Angled Stripes Graph
Below, you’ll find the free graph for crocheting the square you see pictured above. If you want to crochet the square as shown, each square on the chart represents one single crochet stitch worked in the tapestry crochet technique.
Of course, there are other ways you could use this square as well:
- You could use it with the filet crochet technique.
- You could use it to cross stitch on top of a crocheted background.
- I think this pattern would work OK with the afghan stitch colorwork technique, although I haven’t tried it yet to be absolutely certain it would work out.
- You could probably use it for other craft techniques such as beadwork.
- If you use it for knitting, the design will most likely appear to be “squished.” Before you knit, you may wish to make a quick fix to the design and re-chart it onto knitter’s graph paper. To fix this problem, you could try re-charting the design with every 4th row (or so) doubled. Depending on your row gauge, this may or may not work exactly right — in some cases it will work out, and in others it might not. This is, however, the quickest way I know of to replicate a similar sort of look in knitting without squishing the design.
7 Things You Could Do With This Square
1. Make a Pattern Sampler Afghan Like the Picture Below
I used this chart to create bunches of different squares and projects. One of my favorites is the pattern sampler crochet afghan you see pictured above. You could make one of these, too, if you like. Or you could create a different variation that reflects your own style.
2. Customize Your Own Blanket, Throw or Afghan
Maybe you want to make a blanket, but the one pictured above isn’t exactly what you have in mind. In that case, why not try creating a customized design of your own? This square is easy to use for customizing all kinds of home decor and other items, including blankets, throws and more.
I already charted out bunches of similar patterns that are exactly the same size. You can put them all together in any way you like. But, you don’t have to use them all; you can pick two, three or more of them to use together. If you don’t like the squares I designed, you can design your own instead. There are plenty of choices, and by the time you’re finished with all of them, you’re likely to have a created a one-of-a-kind project that’s unique to you alone.
If you’re interested in this idea and you want more details, you may wish to take a look at my custom afghan instructions posted at crochet.about.com.
3. Crochet an Everyday Potholder (Pictured Above, Right)
You could use the colors of your choice — perhaps colors that match your kitchen — to create a set of striped potholders for everyday use.
In the photo above, you can see one of the color experiments I did with this pattern. I was wondering how it would look if I used variegated yarn in this pattern. I think the result is interesting, and I’d love to try it again with different variegated yarn colorways. I think this is a great way to introduce a multicolored look to a two-color pattern without any additional effort.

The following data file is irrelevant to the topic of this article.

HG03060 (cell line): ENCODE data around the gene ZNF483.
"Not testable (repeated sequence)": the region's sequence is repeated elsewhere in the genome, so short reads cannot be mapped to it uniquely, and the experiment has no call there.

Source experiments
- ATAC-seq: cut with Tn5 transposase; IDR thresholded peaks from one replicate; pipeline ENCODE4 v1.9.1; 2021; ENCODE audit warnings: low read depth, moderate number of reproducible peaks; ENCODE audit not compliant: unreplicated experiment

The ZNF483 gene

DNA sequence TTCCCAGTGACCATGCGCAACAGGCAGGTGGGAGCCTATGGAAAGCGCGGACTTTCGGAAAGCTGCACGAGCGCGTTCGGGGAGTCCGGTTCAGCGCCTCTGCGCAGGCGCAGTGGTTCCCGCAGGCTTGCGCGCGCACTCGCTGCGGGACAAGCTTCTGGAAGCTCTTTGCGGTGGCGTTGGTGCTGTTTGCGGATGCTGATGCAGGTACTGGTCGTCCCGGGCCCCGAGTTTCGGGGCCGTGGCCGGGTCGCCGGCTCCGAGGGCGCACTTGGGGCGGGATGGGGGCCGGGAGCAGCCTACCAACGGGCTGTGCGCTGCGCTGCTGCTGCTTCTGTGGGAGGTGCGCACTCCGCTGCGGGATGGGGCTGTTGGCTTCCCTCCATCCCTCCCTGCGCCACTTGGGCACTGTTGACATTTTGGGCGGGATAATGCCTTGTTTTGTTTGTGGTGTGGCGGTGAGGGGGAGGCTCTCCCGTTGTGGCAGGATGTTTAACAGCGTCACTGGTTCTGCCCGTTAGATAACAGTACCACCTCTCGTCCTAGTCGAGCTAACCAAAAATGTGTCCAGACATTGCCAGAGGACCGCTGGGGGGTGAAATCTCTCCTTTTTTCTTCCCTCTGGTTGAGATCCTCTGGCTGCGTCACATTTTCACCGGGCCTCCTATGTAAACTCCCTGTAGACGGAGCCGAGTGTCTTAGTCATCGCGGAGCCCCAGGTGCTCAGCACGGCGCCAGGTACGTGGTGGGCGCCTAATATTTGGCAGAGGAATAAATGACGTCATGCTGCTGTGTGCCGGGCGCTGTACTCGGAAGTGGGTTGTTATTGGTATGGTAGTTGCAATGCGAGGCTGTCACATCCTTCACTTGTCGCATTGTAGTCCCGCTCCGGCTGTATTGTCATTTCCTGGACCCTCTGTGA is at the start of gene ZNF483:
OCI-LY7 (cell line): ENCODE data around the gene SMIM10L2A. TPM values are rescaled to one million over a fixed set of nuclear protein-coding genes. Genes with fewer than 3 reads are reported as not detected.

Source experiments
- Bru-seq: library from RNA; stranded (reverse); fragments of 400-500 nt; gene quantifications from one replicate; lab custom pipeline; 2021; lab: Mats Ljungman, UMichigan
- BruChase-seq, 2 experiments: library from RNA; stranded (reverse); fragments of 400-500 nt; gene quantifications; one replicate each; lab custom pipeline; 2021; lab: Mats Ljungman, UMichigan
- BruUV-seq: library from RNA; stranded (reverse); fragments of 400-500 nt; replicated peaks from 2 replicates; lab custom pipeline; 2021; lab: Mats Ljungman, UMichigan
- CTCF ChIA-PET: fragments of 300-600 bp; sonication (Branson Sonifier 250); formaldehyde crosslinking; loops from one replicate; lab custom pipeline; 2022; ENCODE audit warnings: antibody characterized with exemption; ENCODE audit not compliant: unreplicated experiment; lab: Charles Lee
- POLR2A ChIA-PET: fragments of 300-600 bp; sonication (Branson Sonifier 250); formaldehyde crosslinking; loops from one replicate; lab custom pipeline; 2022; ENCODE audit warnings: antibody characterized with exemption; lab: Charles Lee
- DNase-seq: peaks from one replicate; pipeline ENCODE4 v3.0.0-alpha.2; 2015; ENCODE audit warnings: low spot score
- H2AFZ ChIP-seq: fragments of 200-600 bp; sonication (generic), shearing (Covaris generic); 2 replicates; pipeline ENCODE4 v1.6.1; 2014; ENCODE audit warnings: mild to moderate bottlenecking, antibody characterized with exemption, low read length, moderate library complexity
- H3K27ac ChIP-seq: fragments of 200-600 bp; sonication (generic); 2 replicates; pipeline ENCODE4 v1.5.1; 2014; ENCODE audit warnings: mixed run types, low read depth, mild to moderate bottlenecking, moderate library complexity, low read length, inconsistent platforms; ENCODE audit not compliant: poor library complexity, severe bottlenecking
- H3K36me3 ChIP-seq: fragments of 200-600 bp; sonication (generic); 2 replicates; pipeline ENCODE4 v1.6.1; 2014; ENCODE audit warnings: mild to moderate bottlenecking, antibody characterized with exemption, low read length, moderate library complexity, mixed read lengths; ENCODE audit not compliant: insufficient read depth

4. Crochet a Candy-Cane-Inspired Potholder for Christmas (Pictured Above, Left)
One morning, I woke up with a vision that was sorta like of sugarplums dancing in my head — only instead of the sugarplums, I was seeing candy canes. I had already been working on my angled stripes pattern, so this new red-and-white twist on it was the result. Amazing, isn’t it, how a color change can transform one idea into an almost completely different idea? I’m constantly awed by the power of color.
5. Crochet a Red, White and Blue Potholder for Patriotic Holidays Such as 4th of July
After making the red and white potholder above, I had another idea. I thought to myself, “wouldn’t it be cool if I could add some blue into this design? That way, it would be red, white and blue — perfect for Fourth of July barbecues and picnics.
Surface crochet is my go-to technique for adding additional colors to a charted design that already exists. So, that’s what I did here.
Usually, surface crochet is reasonably quick — much quicker than re-charting and re-crocheting the entire design.
In this case, it wasn’t quick, because I decided to try something interesting and new. I added not one, but TWO layers of surface crochet. One layer is light blue, worked in worsted weight yarn. The other is navy blue, worked in thread. This took more time than expected.
Overall, I think the idea was worth a try, for educational purposes. This particular implementation of it — a humble potholder — would not necessarily be worth your time to re-create, unless of course you want to learn the techniques and you figure a potholder is more worthy than a random swatch would be. That’s your call.
In any case, I did create a tutorial showing you exactly what I did to make the two layers of surface crochet. If you’re interested, you can click here to see the tutorial at crochet.about.com.
6. Make Pillows
This square could become a component in some interesting pillow designs for your home.
7. Make Coasters
Crochet a set of these squares in cotton yarn to use as coasters. You could make one coaster for each chair at your dining room table, or one coaster for each plate in your dinnerware set.
Feel Free to Use This Square in Your Own Ideas, Too
The ideas posted above are a few of the ones I’ve thought of, and in some cases, implemented. There are many more possibilities. What would you like to do with this square? I challenge you to make good use of this pattern — take action and make your own ideas a reality!
- A Free Crochet Pattern is available for this design.
- Crochet Skill Level: Intermediate.
- Pattern Designer: Amy Solovay